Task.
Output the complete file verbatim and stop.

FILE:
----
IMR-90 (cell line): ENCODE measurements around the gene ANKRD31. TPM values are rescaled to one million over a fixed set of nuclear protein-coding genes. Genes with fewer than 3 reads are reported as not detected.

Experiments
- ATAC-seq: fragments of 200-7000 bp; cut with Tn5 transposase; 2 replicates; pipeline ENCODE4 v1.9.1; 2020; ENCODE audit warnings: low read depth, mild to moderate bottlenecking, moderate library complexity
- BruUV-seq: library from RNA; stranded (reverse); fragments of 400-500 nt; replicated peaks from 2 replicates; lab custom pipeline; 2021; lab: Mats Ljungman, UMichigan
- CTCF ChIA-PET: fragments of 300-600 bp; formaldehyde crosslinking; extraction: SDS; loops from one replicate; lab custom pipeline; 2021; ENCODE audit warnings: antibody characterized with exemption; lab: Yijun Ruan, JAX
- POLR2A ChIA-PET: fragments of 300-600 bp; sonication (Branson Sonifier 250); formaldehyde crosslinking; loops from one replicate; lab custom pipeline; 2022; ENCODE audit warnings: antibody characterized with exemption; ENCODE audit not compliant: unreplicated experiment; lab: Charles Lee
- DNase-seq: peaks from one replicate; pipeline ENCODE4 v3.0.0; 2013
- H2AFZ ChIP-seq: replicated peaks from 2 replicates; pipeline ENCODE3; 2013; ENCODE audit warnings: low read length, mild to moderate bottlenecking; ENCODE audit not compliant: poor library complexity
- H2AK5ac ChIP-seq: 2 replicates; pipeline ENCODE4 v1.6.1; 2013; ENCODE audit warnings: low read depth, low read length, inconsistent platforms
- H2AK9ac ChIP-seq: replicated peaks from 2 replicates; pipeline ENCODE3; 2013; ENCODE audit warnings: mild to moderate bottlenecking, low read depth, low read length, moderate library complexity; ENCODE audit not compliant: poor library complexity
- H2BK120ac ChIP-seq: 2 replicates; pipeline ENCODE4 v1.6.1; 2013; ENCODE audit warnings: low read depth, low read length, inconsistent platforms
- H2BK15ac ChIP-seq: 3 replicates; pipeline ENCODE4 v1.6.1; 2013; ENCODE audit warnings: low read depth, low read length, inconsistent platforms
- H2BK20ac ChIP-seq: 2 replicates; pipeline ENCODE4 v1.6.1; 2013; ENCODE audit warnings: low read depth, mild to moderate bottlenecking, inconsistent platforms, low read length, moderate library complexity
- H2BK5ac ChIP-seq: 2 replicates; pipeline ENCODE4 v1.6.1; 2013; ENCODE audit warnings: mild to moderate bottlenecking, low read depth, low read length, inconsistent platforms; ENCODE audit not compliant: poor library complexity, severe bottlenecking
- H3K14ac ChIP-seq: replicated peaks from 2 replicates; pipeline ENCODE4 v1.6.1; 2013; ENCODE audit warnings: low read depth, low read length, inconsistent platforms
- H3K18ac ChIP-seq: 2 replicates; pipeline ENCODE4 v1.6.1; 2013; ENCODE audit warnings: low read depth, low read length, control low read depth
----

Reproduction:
IMR-90 (cell line): ENCODE measurements around the gene ANKRD31. TPM values are rescaled to one million over a fixed set of nuclear protein-coding genes. Genes with fewer than 3 reads are reported as not detected.

Experiments
- ATAC-seq: fragments of 200-7000 bp; cut with Tn5 transposase; 2 replicates; pipeline ENCODE4 v1.9.1; 2020; ENCODE audit warnings: low read depth, mild to moderate bottlenecking, moderate library complexity
- BruUV-seq: library from RNA; stranded (reverse); fragments of 400-500 nt; replicated peaks from 2 replicates; lab custom pipeline; 2021; lab: Mats Ljungman, UMichigan
- CTCF ChIA-PET: fragments of 300-600 bp; formaldehyde crosslinking; extraction: SDS; loops from one replicate; lab custom pipeline; 2021; ENCODE audit warnings: antibody characterized with exemption; lab: Yijun Ruan, JAX
- POLR2A ChIA-PET: fragments of 300-600 bp; sonication (Branson Sonifier 250); formaldehyde crosslinking; loops from one replicate; lab custom pipeline; 2022; ENCODE audit warnings: antibody characterized with exemption; ENCODE audit not compliant: unreplicated experiment; lab: Charles Lee
- DNase-seq: peaks from one replicate; pipeline ENCODE4 v3.0.0; 2013
- H2AFZ ChIP-seq: replicated peaks from 2 replicates; pipeline ENCODE3; 2013; ENCODE audit warnings: low read length, mild to moderate bottlenecking; ENCODE audit not compliant: poor library complexity
- H2AK5ac ChIP-seq: 2 replicates; pipeline ENCODE4 v1.6.1; 2013; ENCODE audit warnings: low read depth, low read length, inconsistent platforms
- H2AK9ac ChIP-seq: replicated peaks from 2 replicates; pipeline ENCODE3; 2013; ENCODE audit warnings: mild to moderate bottlenecking, low read depth, low read length, moderate library complexity; ENCODE audit not compliant: poor library complexity
- H2BK120ac ChIP-seq: 2 replicates; pipeline ENCODE4 v1.6.1; 2013; ENCODE audit warnings: low read depth, low read length, inconsistent platforms
- H2BK15ac ChIP-seq: 3 replicates; pipeline ENCODE4 v1.6.1; 2013; ENCODE audit warnings: low read depth, low read length, inconsistent platforms
- H2BK20ac ChIP-seq: 2 replicates; pipeline ENCODE4 v1.6.1; 2013; ENCODE audit warnings: low read depth, mild to moderate bottlenecking, inconsistent platforms, low read length, moderate library complexity
- H2BK5ac ChIP-seq: 2 replicates; pipeline ENCODE4 v1.6.1; 2013; ENCODE audit warnings: mild to moderate bottlenecking, low read depth, low read length, inconsistent platforms; ENCODE audit not compliant: poor library complexity, severe bottlenecking
- H3K14ac ChIP-seq: replicated peaks from 2 replicates; pipeline ENCODE4 v1.6.1; 2013; ENCODE audit warnings: low read depth, low read length, inconsistent platforms
- H3K18ac ChIP-seq: 2 replicates; pipeline ENCODE4 v1.6.1; 2013; ENCODE audit warnings: low read depth, low read length, control low read depth